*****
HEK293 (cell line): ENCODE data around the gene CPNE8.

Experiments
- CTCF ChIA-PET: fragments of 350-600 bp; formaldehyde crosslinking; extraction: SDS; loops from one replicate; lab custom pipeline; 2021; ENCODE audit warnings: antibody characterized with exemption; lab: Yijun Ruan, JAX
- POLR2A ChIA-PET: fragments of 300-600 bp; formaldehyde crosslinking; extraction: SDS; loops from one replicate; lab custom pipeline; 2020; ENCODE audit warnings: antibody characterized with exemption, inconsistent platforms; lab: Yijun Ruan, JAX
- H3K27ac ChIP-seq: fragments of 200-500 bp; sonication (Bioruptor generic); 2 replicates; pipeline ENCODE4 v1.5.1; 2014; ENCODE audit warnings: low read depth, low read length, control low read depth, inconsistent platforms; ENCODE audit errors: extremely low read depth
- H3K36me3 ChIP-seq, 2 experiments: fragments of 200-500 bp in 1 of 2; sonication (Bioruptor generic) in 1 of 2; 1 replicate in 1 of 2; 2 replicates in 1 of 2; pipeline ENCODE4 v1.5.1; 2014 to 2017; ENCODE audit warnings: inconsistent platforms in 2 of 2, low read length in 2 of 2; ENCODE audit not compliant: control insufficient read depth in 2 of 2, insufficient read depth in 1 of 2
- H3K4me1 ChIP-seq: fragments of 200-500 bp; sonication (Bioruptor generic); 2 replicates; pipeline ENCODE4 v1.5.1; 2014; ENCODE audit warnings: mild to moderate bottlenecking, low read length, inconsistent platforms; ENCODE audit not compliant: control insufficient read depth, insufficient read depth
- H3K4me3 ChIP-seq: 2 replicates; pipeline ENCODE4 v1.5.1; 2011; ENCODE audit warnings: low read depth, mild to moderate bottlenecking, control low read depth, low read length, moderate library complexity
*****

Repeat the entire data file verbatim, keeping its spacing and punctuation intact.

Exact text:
HEK293 (cell line): ENCODE data around the gene CPNE8.

Experiments
- CTCF ChIA-PET: fragments of 350-600 bp; formaldehyde crosslinking; extraction: SDS; loops from one replicate; lab custom pipeline; 2021; ENCODE audit warnings: antibody characterized with exemption; lab: Yijun Ruan, JAX
- POLR2A ChIA-PET: fragments of 300-600 bp; formaldehyde crosslinking; extraction: SDS; loops from one replicate; lab custom pipeline; 2020; ENCODE audit warnings: antibody characterized with exemption, inconsistent platforms; lab: Yijun Ruan, JAX
- H3K27ac ChIP-seq: fragments of 200-500 bp; sonication (Bioruptor generic); 2 replicates; pipeline ENCODE4 v1.5.1; 2014; ENCODE audit warnings: low read depth, low read length, control low read depth, inconsistent platforms; ENCODE audit errors: extremely low read depth
- H3K36me3 ChIP-seq, 2 experiments: fragments of 200-500 bp in 1 of 2; sonication (Bioruptor generic) in 1 of 2; 1 replicate in 1 of 2; 2 replicates in 1 of 2; pipeline ENCODE4 v1.5.1; 2014 to 2017; ENCODE audit warnings: inconsistent platforms in 2 of 2, low read length in 2 of 2; ENCODE audit not compliant: control insufficient read depth in 2 of 2, insufficient read depth in 1 of 2
- H3K4me1 ChIP-seq: fragments of 200-500 bp; sonication (Bioruptor generic); 2 replicates; pipeline ENCODE4 v1.5.1; 2014; ENCODE audit warnings: mild to moderate bottlenecking, low read length, inconsistent platforms; ENCODE audit not compliant: control insufficient read depth, insufficient read depth
- H3K4me3 ChIP-seq: 2 replicates; pipeline ENCODE4 v1.5.1; 2011; ENCODE audit warnings: low read depth, mild to moderate bottlenecking, control low read depth, low read length, moderate library complexity